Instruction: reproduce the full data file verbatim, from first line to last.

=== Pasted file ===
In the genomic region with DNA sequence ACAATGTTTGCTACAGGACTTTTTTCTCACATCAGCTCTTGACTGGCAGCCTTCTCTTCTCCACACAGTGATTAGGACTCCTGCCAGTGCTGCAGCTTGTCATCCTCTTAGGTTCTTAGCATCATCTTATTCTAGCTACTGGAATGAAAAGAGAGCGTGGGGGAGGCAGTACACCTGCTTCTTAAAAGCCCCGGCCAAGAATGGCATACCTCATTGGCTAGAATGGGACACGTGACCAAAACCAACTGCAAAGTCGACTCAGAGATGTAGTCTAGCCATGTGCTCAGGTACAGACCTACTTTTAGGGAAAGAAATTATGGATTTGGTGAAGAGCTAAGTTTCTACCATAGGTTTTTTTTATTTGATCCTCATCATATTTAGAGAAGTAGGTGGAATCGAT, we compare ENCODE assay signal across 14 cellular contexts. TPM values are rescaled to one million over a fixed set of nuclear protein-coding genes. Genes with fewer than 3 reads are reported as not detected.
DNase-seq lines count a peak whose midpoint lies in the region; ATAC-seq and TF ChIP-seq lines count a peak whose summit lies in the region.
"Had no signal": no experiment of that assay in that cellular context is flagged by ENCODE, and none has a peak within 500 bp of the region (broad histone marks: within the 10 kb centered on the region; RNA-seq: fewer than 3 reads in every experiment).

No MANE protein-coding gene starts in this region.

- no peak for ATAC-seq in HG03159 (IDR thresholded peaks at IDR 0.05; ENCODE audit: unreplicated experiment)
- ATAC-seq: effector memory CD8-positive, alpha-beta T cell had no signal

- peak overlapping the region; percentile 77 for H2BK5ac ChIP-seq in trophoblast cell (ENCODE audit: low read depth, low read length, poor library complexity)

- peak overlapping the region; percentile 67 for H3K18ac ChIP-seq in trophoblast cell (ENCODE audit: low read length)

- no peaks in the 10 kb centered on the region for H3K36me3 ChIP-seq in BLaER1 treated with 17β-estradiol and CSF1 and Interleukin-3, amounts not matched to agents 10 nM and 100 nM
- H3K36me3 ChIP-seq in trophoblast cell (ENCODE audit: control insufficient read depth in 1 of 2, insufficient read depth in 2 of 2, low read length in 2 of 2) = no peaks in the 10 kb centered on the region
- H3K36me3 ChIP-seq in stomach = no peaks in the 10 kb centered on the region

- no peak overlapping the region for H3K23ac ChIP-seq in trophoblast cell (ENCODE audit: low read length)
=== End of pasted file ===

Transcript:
In the genomic region with DNA sequence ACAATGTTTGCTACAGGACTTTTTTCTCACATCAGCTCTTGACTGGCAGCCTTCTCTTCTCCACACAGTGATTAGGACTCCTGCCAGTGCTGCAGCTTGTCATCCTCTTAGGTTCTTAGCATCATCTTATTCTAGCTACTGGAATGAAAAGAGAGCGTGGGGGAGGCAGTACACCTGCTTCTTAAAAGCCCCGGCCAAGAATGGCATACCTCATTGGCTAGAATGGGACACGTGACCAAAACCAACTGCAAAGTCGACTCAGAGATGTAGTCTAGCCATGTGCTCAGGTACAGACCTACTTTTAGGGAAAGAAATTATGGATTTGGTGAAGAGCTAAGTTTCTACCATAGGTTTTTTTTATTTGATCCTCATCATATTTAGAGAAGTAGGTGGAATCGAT, we compare ENCODE assay signal across 14 cellular contexts. TPM values are rescaled to one million over a fixed set of nuclear protein-coding genes. Genes with fewer than 3 reads are reported as not detected.
DNase-seq lines count a peak whose midpoint lies in the region; ATAC-seq and TF ChIP-seq lines count a peak whose summit lies in the region.
"Had no signal": no experiment of that assay in that cellular context is flagged by ENCODE, and none has a peak within 500 bp of the region (broad histone marks: within the 10 kb centered on the region; RNA-seq: fewer than 3 reads in every experiment).

No MANE protein-coding gene starts in this region.

- no peak for ATAC-seq in HG03159 (IDR thresholded peaks at IDR 0.05; ENCODE audit: unreplicated experiment)
- ATAC-seq: effector memory CD8-positive, alpha-beta T cell had no signal

- peak overlapping the region; percentile 77 for H2BK5ac ChIP-seq in trophoblast cell (ENCODE audit: low read depth, low read length, poor library complexity)

- peak overlapping the region; percentile 67 for H3K18ac ChIP-seq in trophoblast cell (ENCODE audit: low read length)

- no peaks in the 10 kb centered on the region for H3K36me3 ChIP-seq in BLaER1 treated with 17β-estradiol and CSF1 and Interleukin-3, amounts not matched to agents 10 nM and 100 nM
- H3K36me3 ChIP-seq in trophoblast cell (ENCODE audit: control insufficient read depth in 1 of 2, insufficient read depth in 2 of 2, low read length in 2 of 2) = no peaks in the 10 kb centered on the region
- H3K36me3 ChIP-seq in stomach = no peaks in the 10 kb centered on the region

- no peak overlapping the region for H3K23ac ChIP-seq in trophoblast cell (ENCODE audit: low read length)